Delhi air quality, AQI at 331; no relief from high pollution

The air quality in Delhi on Monday morning, recorded at 331 according to the Central Pollution Control Board, falls within the ‘very poor’ category. Despite marginal improvement on November 19, experts suggest that significant relief from high pollution levels in Delhi and its suburbs is unlikely in the coming days. At 6:30 am, Delhi recorded a temperature of 13.4 degrees Celsius with a visibility of 1500 meters, as per the India Meteorological Department (IMD). The CPCB reported ‘very poor’ air quality at various stations in Delhi, including Jahangirpuri (AQI 395), Punjabi Bagh (AQI 388), Rohini (AQI 381), Nehru Nagar (AQI 376), Anand Vihar (AQI 364), Sonia Vihar (AQI 359), and Patparganj (AQI 358). Stations with ‘poor’ air quality include Pusa, Vivek Vihar, Noida Sector-1, Dilshad Garden, and Lodhi Road.

Mumbai air quality

Persistent ‘very poor’ to ‘severe’ pollution levels in Delhi over the past weeks are attributed to stubble burning in neighboring states, vehicular emissions, and unfavorable weather conditions. In Punjab, authorities have registered 932 FIRs against farmers for crop residue burning since November 8, imposing fines totaling ₹1.67 crore in 7,405 cases. The Supreme Court had directed Punjab, Haryana, Uttar Pradesh, and Rajasthan on November 7 to halt crop residue burning immediately.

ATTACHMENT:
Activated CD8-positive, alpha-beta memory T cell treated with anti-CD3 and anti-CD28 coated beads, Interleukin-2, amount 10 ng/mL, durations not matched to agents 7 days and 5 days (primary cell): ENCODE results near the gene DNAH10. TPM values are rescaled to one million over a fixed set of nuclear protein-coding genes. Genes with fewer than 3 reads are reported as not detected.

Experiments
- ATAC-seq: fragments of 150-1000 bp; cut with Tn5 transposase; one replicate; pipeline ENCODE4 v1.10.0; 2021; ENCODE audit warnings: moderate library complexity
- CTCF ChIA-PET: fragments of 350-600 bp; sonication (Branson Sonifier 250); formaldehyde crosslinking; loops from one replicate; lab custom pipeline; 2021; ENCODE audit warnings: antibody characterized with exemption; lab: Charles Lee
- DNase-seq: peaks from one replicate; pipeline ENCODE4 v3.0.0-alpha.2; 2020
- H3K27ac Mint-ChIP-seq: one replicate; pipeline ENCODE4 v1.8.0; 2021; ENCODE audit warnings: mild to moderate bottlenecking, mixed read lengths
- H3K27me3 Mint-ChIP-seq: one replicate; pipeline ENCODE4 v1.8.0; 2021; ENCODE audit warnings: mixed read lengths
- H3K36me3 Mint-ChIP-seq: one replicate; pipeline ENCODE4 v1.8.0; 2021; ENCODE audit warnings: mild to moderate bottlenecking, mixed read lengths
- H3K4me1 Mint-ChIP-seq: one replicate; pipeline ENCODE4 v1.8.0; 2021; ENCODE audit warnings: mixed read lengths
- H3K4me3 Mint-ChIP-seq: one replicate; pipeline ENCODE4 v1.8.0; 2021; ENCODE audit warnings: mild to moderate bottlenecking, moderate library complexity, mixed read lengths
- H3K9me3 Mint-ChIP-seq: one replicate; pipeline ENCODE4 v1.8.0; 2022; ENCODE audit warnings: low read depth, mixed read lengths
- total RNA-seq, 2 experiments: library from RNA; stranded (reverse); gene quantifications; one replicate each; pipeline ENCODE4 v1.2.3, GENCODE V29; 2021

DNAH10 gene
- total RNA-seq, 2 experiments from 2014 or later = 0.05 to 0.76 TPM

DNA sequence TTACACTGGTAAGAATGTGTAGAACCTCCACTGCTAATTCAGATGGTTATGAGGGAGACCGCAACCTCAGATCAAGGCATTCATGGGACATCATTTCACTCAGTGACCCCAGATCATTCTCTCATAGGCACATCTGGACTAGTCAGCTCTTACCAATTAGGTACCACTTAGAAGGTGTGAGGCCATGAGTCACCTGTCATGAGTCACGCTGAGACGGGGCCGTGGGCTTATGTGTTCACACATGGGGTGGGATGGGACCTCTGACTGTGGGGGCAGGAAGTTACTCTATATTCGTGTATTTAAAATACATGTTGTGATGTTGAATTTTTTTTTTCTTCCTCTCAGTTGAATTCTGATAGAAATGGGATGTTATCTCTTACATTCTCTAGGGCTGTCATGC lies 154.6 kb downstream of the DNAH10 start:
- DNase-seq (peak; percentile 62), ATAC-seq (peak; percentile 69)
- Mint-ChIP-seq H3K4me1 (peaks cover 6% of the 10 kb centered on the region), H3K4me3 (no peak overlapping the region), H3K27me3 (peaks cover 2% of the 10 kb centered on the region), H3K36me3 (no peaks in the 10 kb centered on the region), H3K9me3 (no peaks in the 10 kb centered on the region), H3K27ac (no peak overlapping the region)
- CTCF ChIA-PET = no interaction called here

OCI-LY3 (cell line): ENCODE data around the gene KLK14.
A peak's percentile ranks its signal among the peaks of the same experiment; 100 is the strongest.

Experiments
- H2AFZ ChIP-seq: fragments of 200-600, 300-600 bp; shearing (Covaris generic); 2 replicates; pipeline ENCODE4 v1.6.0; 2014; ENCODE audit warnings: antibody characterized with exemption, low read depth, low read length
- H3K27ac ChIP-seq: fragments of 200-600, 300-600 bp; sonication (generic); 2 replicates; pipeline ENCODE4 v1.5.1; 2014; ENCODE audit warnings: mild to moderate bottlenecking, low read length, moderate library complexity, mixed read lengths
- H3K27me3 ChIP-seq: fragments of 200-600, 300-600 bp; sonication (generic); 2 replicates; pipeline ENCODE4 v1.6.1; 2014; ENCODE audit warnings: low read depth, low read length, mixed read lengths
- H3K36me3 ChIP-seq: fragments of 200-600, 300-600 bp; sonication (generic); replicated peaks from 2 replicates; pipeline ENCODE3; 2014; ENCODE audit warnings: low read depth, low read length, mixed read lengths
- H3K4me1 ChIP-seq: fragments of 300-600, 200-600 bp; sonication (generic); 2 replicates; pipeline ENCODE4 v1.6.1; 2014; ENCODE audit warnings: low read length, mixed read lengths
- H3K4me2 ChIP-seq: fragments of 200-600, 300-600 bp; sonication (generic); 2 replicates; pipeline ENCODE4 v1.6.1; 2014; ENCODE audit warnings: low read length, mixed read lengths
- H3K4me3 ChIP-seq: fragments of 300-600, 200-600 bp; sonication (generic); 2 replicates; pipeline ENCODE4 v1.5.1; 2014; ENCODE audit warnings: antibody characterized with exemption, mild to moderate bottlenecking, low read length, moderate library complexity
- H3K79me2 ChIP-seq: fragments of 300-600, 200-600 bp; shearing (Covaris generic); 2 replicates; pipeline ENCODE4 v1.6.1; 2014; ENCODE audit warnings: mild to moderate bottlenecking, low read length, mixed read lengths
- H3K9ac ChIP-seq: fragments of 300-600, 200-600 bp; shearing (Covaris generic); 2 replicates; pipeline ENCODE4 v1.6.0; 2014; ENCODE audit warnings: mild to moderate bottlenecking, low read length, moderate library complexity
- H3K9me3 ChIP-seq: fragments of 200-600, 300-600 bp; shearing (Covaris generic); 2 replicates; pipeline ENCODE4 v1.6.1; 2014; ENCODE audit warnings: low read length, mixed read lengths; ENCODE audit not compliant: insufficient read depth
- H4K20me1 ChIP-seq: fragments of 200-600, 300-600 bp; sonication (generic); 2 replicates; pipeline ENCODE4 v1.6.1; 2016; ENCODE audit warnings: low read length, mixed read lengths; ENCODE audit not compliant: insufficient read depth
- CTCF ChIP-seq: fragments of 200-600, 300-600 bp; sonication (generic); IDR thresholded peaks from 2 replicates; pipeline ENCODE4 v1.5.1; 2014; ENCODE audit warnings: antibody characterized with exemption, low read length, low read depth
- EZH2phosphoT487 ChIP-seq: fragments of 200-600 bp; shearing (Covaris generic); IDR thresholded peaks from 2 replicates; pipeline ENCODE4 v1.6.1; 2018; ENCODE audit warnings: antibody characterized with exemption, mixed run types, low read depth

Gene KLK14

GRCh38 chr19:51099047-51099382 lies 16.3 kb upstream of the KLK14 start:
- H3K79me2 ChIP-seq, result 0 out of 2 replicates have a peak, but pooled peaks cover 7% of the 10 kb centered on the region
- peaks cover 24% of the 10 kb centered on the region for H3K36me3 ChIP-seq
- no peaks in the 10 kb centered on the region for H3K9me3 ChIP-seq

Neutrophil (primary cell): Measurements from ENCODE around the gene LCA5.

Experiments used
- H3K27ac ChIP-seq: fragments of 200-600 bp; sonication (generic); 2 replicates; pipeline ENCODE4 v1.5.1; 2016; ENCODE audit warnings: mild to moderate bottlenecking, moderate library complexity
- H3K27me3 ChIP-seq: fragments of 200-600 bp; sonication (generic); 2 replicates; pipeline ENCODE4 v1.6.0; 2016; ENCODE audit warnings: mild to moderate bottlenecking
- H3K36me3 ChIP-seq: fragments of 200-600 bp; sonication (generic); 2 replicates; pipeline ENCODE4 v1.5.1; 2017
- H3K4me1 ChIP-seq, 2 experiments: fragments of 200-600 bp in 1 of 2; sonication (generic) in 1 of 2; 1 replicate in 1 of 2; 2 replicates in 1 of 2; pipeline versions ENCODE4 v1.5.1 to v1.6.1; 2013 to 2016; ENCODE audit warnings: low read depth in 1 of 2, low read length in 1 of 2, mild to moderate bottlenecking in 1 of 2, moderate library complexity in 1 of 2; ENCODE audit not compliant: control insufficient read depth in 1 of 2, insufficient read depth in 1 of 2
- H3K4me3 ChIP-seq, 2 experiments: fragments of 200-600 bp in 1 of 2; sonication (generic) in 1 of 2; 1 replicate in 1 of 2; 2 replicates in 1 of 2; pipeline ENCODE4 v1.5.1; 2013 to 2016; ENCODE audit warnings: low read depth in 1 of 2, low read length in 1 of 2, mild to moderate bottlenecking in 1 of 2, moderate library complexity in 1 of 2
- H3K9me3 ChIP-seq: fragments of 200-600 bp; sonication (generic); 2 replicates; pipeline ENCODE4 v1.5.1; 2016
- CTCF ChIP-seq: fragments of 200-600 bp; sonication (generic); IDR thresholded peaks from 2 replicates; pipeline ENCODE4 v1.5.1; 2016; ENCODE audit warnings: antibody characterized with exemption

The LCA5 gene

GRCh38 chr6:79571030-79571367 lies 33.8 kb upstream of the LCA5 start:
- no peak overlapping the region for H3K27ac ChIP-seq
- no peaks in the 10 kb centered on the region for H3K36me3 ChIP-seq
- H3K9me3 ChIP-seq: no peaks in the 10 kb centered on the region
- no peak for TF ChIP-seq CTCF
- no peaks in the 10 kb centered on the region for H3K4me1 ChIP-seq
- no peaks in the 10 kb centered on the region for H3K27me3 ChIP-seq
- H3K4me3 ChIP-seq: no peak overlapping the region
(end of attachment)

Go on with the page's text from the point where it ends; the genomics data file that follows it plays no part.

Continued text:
The Commission for Air Quality Management in the National Capital Region and Adjoining Areas (CAQM) is a statutory body tasked with developing strategies to address pollution in the region. To combat pollution, the commission implemented several measures, including restricting the entry of vehicles into Delhi to only those using CNG, electric, and BS VI-compliant technologies. Additionally, they had put in place Stage IV of the Graded Response Action Plan (GRAP). However, as of November 18, the central government decided to lift the ban on construction work related to linear projects and the entry of trucks with high pollution levels into Delhi. This decision was based on an observed improvement in air quality. Such adjustments in regulations are common and are typically made in response to real-time air quality assessments. It’s important for regulatory bodies to continually monitor air quality data and make necessary changes to their strategies while considering various environmental, economic, and developmental factors. For the latest updates, it is recommended to refer to official announcements from relevant authorities.

It’s essential for regulatory bodies to continuously monitor air quality and adjust their strategies accordingly to balance environmental concerns with other economic and developmental factors. If there are any further updates or changes in the situation, it would be advisable to stay informed through official announcements from relevant authorities.